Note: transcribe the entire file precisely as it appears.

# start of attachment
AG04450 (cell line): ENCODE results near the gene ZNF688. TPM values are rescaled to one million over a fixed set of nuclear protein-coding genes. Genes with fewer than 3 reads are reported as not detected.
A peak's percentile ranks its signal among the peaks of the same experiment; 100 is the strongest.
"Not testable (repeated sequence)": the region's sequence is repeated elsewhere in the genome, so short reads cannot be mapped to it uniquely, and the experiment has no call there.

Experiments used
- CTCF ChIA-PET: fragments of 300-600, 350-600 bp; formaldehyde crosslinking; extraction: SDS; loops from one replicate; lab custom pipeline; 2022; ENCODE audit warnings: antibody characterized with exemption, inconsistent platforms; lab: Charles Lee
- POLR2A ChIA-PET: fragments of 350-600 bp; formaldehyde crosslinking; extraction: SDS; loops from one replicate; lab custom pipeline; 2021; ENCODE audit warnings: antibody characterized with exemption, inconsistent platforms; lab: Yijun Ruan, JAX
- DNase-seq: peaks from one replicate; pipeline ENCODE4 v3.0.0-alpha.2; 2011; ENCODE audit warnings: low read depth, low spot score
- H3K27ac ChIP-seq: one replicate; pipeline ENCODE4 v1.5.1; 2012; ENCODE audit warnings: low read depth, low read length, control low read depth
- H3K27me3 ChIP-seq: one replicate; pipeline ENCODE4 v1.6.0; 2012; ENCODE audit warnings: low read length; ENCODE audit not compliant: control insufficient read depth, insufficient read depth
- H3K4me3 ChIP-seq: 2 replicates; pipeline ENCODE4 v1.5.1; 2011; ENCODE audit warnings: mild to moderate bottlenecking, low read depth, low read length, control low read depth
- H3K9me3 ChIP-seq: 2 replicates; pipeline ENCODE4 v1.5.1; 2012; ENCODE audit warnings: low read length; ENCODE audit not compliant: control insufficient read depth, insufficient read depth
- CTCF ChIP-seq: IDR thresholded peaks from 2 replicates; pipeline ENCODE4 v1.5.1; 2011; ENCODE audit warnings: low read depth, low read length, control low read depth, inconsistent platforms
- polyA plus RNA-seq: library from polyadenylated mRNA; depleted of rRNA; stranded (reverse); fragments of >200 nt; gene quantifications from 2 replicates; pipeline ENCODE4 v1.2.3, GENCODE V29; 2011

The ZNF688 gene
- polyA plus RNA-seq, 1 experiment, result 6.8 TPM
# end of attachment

AG04450 (cell line): ENCODE results near the gene ZNF688. TPM values are rescaled to one million over a fixed set of nuclear protein-coding genes. Genes with fewer than 3 reads are reported as not detected.
A peak's percentile ranks its signal among the peaks of the same experiment; 100 is the strongest.
"Not testable (repeated sequence)": the region's sequence is repeated elsewhere in the genome, so short reads cannot be mapped to it uniquely, and the experiment has no call there.

Experiments used
- CTCF ChIA-PET: fragments of 300-600, 350-600 bp; formaldehyde crosslinking; extraction: SDS; loops from one replicate; lab custom pipeline; 2022; ENCODE audit warnings: antibody characterized with exemption, inconsistent platforms; lab: Charles Lee
- POLR2A ChIA-PET: fragments of 350-600 bp; formaldehyde crosslinking; extraction: SDS; loops from one replicate; lab custom pipeline; 2021; ENCODE audit warnings: antibody characterized with exemption, inconsistent platforms; lab: Yijun Ruan, JAX
- DNase-seq: peaks from one replicate; pipeline ENCODE4 v3.0.0-alpha.2; 2011; ENCODE audit warnings: low read depth, low spot score
- H3K27ac ChIP-seq: one replicate; pipeline ENCODE4 v1.5.1; 2012; ENCODE audit warnings: low read depth, low read length, control low read depth
- H3K27me3 ChIP-seq: one replicate; pipeline ENCODE4 v1.6.0; 2012; ENCODE audit warnings: low read length; ENCODE audit not compliant: control insufficient read depth, insufficient read depth
- H3K4me3 ChIP-seq: 2 replicates; pipeline ENCODE4 v1.5.1; 2011; ENCODE audit warnings: mild to moderate bottlenecking, low read depth, low read length, control low read depth
- H3K9me3 ChIP-seq: 2 replicates; pipeline ENCODE4 v1.5.1; 2012; ENCODE audit warnings: low read length; ENCODE audit not compliant: control insufficient read depth, insufficient read depth
- CTCF ChIP-seq: IDR thresholded peaks from 2 replicates; pipeline ENCODE4 v1.5.1; 2011; ENCODE audit warnings: low read depth, low read length, control low read depth, inconsistent platforms
- polyA plus RNA-seq: library from polyadenylated mRNA; depleted of rRNA; stranded (reverse); fragments of >200 nt; gene quantifications from 2 replicates; pipeline ENCODE4 v1.2.3, GENCODE V29; 2011

The ZNF688 gene
- polyA plus RNA-seq, 1 experiment, result 6.8 TPM